Those wonderful women who went to the tomb. Only three of them are named – Mary Magdalene, Joanna, and Mary the mother of James – but we know, in fact, that there were others, and that they were exemplary disciples. They were devoted – standing with Jesus at his cross – at a distance, yes, but nevertheless staying until the end. They were persistent, following Joseph of Arimathea and watching as he laid Jesus’ body in the tomb. They were prepared, going home to make ready the spices and the ointments with which they planned to anoint Jesus’ body for a proper burial. They were faithful, honoring the commandment of Sabbath rest, even though their world had been turned upside down. They were tireless, up at early dawn to make their way to the tomb as soon as the Sabbath ended to complete their sad but loving task. Those wonderful women were courageous and bold and dependable and loyal . . . but dare I say it, they were also a little forgetful – of just one very important thing.

Remember: these women had been with Jesus along the way. With their own eyes, they had seen the power of his miracles. With their own ears, they had heard the wisdom in his teaching. They had experienced his mercy and grace, and I imagine that these things were pretty unforgettable. They had heard him say that he would be arrested, tortured, and put to death – and then, sadly, lived to see his words come true. But that’s where their memories failed. Because apparently, they forgot that in addition to telling them that he would be arrested and tortured and put to death, he also had told them that on the third day he would rise again. But they must not have remembered that part – or that memory had been buried underneath a pile of stress and fear and grief – because they showed up at the tomb looking for a dead body. And they were perplexed not to find it. They had to be reminded by the two men in dazzling clothes – let’s call them angels because they certainly weren’t humans – they had to be reminded by the two angels of the promise of the resurrection. It was only after the reminder that they understood why the tomb was empty.

We can forgive them, I think, for their forgetfulness. We know how stress can make us absent-minded. Twice last week, I got a half mile away from the house and had to do a U-turn to get something I had forgotten. Stress can make us forgetful, and fear is even more damaging to our memories. It’s really hard to remember how to do anything except trying to survive when adrenaline is pumping through our bloodstreams. And grief – grief can flat out make us forget who we are when someone we love, someone who made us who we are, is no longer with us. With all they had been through, it’s no wonder the women forgot about the promise of resurrection. Thank God for those reminding angels who simply jogged their memories, saying, “Remember how he told you . . ..” And then they did. Then they did remember.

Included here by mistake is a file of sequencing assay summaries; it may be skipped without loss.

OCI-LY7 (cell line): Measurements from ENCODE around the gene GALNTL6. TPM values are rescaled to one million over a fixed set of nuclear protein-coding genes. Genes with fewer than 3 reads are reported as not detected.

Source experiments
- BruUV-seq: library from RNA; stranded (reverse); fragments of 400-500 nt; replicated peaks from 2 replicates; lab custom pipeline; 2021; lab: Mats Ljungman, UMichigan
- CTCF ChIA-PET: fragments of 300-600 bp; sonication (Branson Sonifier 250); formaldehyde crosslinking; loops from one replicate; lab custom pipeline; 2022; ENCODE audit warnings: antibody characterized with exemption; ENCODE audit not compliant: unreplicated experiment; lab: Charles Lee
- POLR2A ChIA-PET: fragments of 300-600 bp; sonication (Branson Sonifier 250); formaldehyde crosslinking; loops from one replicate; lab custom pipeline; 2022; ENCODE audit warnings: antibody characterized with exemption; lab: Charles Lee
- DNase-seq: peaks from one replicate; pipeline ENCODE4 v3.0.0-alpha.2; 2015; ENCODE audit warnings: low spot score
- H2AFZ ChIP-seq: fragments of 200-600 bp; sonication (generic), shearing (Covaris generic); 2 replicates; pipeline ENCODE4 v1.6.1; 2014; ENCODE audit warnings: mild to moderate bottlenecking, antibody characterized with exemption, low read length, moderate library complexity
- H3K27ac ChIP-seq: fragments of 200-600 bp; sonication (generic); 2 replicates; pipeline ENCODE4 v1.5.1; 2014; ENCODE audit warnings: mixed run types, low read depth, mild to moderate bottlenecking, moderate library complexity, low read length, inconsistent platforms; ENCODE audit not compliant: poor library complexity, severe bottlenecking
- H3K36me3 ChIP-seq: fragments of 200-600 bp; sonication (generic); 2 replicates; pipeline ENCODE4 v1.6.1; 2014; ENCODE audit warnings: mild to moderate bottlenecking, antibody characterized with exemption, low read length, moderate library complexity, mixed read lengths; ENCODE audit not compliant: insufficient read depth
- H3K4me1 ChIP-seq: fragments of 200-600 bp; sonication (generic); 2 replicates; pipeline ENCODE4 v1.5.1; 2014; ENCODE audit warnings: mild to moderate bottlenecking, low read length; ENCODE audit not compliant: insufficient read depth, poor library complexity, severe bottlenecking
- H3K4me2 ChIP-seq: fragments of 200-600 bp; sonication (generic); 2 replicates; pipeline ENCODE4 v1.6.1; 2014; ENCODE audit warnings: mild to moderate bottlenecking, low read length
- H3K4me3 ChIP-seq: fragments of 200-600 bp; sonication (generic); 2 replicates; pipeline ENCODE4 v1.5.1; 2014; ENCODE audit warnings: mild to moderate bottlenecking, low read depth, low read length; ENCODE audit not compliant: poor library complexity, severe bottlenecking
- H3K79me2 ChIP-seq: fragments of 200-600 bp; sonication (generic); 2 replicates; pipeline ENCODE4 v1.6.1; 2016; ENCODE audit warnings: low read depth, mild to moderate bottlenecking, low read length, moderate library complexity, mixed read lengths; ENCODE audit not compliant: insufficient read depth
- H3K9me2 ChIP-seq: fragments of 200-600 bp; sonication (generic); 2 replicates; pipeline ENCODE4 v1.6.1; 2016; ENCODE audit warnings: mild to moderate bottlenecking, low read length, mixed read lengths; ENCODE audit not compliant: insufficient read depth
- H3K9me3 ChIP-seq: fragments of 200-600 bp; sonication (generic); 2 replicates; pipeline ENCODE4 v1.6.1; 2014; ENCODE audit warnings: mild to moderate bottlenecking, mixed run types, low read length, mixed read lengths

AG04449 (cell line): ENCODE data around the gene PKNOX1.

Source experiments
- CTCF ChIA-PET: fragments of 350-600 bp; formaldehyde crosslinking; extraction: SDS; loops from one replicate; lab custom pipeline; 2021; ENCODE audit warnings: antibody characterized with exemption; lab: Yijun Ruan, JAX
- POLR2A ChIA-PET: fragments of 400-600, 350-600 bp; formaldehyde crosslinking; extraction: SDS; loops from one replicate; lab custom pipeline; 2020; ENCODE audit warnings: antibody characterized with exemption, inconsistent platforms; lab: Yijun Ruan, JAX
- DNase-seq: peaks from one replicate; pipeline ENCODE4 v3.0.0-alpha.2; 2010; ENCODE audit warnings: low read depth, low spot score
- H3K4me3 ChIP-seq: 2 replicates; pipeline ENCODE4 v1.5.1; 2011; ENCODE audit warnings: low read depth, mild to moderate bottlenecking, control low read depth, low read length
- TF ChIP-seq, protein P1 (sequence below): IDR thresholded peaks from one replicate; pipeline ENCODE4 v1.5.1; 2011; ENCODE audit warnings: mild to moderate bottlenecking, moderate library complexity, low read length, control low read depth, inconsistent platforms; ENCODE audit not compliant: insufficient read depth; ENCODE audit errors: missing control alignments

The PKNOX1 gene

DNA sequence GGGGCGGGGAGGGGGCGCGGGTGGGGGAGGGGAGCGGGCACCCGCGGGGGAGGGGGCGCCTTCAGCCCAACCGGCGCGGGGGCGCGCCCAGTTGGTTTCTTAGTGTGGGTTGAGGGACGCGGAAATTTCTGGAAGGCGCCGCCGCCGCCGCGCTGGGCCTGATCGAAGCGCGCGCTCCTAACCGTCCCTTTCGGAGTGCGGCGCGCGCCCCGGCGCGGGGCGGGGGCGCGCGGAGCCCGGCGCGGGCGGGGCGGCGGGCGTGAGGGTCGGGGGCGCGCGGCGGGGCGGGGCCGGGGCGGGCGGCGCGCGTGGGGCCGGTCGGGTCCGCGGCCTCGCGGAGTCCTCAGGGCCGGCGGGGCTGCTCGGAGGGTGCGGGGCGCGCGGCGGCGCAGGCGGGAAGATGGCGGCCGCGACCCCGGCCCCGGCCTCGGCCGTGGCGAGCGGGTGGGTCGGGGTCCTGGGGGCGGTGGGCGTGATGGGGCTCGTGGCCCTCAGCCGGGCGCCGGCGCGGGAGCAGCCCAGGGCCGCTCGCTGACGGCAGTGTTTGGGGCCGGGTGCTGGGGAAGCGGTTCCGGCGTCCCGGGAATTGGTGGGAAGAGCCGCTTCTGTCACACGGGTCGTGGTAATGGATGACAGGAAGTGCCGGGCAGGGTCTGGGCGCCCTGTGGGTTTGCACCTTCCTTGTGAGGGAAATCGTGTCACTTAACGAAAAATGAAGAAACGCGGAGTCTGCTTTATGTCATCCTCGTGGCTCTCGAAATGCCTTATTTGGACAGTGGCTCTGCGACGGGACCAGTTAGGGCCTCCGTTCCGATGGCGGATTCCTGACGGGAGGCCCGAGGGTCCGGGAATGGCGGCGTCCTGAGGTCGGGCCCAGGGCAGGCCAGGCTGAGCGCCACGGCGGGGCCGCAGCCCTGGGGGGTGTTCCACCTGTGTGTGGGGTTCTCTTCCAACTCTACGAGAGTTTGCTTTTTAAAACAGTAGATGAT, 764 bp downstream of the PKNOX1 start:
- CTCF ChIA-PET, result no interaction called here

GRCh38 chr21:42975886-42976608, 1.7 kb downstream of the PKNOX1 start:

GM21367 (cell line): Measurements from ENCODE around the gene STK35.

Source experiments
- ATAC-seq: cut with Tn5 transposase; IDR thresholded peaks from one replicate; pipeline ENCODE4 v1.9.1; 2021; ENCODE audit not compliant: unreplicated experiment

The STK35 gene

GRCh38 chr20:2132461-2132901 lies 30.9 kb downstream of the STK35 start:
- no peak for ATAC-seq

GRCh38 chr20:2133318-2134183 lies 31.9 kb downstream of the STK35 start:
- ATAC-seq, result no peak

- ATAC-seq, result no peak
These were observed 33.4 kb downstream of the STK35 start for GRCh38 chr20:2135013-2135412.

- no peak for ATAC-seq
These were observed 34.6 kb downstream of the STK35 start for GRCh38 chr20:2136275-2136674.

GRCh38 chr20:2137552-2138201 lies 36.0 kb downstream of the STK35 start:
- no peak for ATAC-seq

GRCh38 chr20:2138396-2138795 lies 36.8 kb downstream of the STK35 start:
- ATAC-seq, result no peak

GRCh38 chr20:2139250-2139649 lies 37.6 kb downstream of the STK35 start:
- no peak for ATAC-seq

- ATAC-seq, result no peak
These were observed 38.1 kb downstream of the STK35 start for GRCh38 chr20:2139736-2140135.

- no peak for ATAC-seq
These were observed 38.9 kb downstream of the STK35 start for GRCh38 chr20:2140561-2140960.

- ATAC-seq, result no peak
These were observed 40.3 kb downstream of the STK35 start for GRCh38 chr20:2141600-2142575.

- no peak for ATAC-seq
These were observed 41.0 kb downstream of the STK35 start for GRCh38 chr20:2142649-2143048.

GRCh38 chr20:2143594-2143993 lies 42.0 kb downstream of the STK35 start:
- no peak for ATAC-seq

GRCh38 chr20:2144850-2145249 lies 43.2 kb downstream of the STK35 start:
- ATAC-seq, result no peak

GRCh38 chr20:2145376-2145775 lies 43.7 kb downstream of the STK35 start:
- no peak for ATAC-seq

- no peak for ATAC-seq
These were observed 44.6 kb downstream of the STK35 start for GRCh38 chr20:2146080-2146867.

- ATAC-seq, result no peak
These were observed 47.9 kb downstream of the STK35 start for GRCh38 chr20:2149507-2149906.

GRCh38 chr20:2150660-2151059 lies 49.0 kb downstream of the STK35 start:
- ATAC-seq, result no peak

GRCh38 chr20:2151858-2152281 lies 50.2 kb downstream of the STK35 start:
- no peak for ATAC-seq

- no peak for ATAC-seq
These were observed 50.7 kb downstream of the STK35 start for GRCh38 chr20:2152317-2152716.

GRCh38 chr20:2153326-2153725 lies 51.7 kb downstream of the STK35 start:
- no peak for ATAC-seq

God knew how faulty the women’s memories would be, and placed reminder agents at the scene of the empty tomb to make sure the message of victorious love would get through. And God knows our own memories also fail from time to time, especially when life gets messy and painful, as it has a habit of doing. That’s why we celebrate Easter annually. I mean, really – don’t we know this story already? And yet, even those who know the story very well still forget. We forget what Easter means, and how it changes everything.

We forget, sometimes, who we are. Society has a way of telling us that we’re not good enough, or we’re not young enough, or we’re not strong enough, or we’re not smart enough, or we’re not successful enough, or we’re not rich enough, or we’re just. . . somehow not enough. But Easter is our annual reminder that, indeed, we are enough. We are enough that God would come among us in love to live and die as one of us.

We forget, sometimes, that the way things are is not the way things will always be. We become anxious about so many things: anxious about the condition of our health and the condition of our families, worried about the state of our nation and the state of the world, apprehensive about the well-being of the church and about the well-being of our planet. Good Friday reminds us that there is suffering in the world. There’s no avoiding it. But Easter
reminds us that suffering is not the end of the story when God is involved. And . . . spoiler alert . . . God is always involved!

We forget, sometimes, that as Archbishop Desmond Tutu, of sainted memory, reminded us: goodness is stronger than evil; love is stronger than hate; light is stronger than darkness; life is stronger than death. Easter reminds us that nothing is impossible with God. Easter reminds us that victory is ours through God who loves us.

And just in case you, like I, need reminders more than just once a year that you are loved, know that we will jog your memory here: with baptismal water, which reminds us that we were named and claimed as God’s beloved children. Just in case you need more frequent reminders that God is involved in a personal way in your life, your memory can always be prompted here, when Jesus is placed into your hands in communion bread. And if you need to be reminded that there is goodness and love and light and life in the world, you can always find evidence of that here, in this community of faith.

Like those women at the tomb early on Easter morning, sometimes we just need a reminder. This is your reminder: Alleluia! Christ is risen! Christ is risen indeed! Alleluia!

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